The HSS and the TURTLE SMART
We are always opened to new ideas. Many of our customers asked about the HSS (High-Speed Sync) mode, they wanted to know if it would work with the TURTLE SMART triggers. The easy answer: our underwater LED trigger can handle it! For the TURTLE it's not a challenge, only an adjustment in the software. The problem is the special flash, as many of the underwater strobes aren't capable of producing it.
A few words about the flash burst
Let's start with the basics!
The ordinary flash burst is very similar to a shark's fin. The flash intensity is brightest just after the flash is triggered and then generally decreases as shown in the curves below. A typical flash unit consists of a storage capacitor, a charging circuit, and a trigger circuit. The discharge of the tube is initiated with the high voltage generated via a trigger transformer, the IGBT device controls the power output. At power levels lower than full power, the IGBT shuts off the tube before the capacitors in the flash have emitted all their power. In the charts below, you can see the cut off and the fully discharged tube's flash.
The pre-flash, the duration is about 20-40 microseconds
The fully discharged flash, the duration is appr. 3-4 milliseconds
3 The graph of an HSS flash, only the Retra Pro is capable to produce this
How the curtain works
DSLR cameras use a focal plane shutter: it consists of two curtains that travel from top to bottom that open to reveal the sensor. The longer the shutter speed is, the more time it takes for the curtains to travel down the sensor. You need to know your camera's flash synchronization speed, which can be 1/250 seconds or in some cameras 1/160, etc. The travel of the curtain can't be faster because of technical reasons. If your strobe isn't capable of HSS flash, it's the limit for you to use a strobe.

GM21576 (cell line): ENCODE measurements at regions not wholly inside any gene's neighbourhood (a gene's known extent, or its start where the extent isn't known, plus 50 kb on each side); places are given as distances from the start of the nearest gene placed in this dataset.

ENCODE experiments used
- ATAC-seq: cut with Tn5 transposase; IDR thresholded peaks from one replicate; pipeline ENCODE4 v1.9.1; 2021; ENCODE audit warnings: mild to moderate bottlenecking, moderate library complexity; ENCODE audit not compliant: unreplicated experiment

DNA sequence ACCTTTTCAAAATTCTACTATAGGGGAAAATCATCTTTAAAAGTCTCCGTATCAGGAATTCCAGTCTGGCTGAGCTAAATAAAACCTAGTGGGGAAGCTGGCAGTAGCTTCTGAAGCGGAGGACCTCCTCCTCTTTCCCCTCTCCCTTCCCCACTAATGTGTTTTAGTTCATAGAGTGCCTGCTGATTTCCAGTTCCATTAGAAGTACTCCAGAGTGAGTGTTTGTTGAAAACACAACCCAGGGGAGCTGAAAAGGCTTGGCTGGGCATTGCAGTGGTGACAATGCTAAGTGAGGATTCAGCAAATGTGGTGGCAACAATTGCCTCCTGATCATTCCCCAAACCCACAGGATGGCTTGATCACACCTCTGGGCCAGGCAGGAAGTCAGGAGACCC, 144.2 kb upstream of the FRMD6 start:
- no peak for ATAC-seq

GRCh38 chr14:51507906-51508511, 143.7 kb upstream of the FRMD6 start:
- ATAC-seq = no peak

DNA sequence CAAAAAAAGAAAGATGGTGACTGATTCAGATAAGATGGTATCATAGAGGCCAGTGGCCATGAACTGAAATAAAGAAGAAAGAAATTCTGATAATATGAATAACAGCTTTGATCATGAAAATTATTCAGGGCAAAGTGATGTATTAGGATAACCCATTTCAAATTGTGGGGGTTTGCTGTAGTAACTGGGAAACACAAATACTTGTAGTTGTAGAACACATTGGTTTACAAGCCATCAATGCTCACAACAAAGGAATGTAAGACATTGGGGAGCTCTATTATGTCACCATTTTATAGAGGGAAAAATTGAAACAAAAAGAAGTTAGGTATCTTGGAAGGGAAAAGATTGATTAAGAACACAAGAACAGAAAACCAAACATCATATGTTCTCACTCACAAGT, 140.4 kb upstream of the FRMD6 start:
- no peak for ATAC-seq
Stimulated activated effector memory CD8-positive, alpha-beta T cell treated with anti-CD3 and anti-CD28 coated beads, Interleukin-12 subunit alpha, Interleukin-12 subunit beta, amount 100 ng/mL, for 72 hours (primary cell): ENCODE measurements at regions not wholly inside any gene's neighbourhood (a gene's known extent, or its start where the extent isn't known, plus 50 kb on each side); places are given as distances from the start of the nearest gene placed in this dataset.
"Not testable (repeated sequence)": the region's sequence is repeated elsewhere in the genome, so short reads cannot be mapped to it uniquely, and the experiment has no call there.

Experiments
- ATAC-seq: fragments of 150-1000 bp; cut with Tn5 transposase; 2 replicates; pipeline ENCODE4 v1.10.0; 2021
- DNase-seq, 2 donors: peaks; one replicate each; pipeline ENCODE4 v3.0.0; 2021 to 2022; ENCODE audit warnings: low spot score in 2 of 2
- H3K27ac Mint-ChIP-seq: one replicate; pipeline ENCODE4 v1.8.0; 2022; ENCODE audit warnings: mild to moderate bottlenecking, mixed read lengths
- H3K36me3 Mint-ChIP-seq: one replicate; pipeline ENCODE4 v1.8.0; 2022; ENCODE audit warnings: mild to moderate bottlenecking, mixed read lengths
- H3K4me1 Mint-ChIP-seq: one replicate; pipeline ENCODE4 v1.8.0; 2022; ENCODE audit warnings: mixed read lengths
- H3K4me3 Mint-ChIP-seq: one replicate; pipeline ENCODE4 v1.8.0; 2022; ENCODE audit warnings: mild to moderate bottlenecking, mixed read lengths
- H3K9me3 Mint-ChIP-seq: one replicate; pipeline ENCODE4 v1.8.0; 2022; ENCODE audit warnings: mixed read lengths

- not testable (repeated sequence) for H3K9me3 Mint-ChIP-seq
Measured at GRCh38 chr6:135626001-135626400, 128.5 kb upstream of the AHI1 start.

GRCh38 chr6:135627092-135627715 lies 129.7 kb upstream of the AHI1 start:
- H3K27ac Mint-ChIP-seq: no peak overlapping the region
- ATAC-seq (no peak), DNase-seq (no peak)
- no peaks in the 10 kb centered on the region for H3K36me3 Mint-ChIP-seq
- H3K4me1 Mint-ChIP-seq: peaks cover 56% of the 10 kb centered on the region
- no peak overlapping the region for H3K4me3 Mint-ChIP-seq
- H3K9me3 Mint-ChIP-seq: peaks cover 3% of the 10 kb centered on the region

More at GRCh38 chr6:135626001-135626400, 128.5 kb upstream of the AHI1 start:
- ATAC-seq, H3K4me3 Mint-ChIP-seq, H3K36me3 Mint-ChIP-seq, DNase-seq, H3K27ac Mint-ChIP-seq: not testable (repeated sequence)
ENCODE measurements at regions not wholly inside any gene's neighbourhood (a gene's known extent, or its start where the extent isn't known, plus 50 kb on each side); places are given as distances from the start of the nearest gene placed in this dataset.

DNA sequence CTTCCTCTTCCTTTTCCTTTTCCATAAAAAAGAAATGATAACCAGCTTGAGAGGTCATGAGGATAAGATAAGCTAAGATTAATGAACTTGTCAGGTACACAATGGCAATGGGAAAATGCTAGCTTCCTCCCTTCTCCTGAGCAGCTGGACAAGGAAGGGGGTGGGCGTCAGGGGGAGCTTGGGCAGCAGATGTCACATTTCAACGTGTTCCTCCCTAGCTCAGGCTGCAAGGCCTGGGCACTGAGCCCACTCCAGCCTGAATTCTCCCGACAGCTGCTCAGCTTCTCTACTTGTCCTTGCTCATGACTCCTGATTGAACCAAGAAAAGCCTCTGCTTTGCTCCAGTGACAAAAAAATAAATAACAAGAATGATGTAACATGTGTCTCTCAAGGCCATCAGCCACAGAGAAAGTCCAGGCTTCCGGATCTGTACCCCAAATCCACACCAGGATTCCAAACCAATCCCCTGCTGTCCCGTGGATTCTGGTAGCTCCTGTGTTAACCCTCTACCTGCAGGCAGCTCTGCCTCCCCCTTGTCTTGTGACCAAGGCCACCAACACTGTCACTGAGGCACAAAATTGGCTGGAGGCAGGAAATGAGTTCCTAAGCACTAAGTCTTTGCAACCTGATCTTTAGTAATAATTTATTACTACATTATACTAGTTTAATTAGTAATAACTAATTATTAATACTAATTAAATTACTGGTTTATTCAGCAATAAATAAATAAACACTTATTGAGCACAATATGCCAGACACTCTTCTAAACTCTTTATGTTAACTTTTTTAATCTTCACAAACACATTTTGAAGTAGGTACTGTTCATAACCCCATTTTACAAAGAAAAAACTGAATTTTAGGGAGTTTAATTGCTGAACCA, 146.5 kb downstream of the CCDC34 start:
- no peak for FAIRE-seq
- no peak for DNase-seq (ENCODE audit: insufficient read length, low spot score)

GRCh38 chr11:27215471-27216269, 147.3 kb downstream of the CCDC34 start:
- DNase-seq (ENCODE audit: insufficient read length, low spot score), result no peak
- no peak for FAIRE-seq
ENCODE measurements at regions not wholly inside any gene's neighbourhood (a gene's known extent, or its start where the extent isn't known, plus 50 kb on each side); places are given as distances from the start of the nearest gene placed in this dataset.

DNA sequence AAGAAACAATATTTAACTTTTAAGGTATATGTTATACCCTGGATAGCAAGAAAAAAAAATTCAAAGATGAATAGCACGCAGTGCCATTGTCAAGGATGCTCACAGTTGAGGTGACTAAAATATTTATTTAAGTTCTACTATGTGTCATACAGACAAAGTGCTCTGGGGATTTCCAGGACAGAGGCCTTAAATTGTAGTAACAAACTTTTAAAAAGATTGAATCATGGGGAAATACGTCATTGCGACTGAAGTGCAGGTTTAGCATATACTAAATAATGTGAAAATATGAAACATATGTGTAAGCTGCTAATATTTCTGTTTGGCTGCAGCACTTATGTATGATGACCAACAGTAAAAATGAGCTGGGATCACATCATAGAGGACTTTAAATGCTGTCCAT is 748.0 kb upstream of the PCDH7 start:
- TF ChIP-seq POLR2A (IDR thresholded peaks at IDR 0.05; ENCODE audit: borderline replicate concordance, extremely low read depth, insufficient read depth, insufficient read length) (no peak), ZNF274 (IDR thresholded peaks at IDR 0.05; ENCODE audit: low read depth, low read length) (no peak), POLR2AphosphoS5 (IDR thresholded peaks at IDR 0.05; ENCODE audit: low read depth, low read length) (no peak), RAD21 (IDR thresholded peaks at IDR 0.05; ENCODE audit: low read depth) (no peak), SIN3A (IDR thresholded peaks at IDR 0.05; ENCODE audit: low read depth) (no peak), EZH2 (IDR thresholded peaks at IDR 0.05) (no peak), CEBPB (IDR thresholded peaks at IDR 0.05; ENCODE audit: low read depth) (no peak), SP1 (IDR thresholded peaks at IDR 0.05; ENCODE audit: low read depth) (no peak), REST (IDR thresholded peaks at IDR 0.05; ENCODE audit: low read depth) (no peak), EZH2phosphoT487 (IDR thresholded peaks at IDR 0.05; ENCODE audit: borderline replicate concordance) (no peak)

To understand what happens during an ordinary (not HSS) flash burst just look at this picture!
We indicated the timing of the flash when you use the first or second curtain sync. With slow shutter speeds, the flash can be fired at two points: directly when the first curtain has completed travel or just before the rear curtain starts to move. Any of them light the subject, as the sensor is fully exposed, so the exposure will be correct.
The flash can be longer or shorter, it doesn't matter as it lights the subject with the power output we set, regardless if its duration is 40 or 4000 microseconds.
As we wrote, high-speed sync sends several pulses of lower intensity light as the curtains travel across the focal plane, instead of the usual big burst an ordinary strobe makes. In the photos below you can see as the curtains travel for a duration of 10 milliseconds. To shoot a photo with strobe the duration of the flash should be the same! The exposure depends on the distance between the curtains. The majority of the underwater strobes simply aren't capable of producing this kind of pulses of light. These don't work in HSS mode.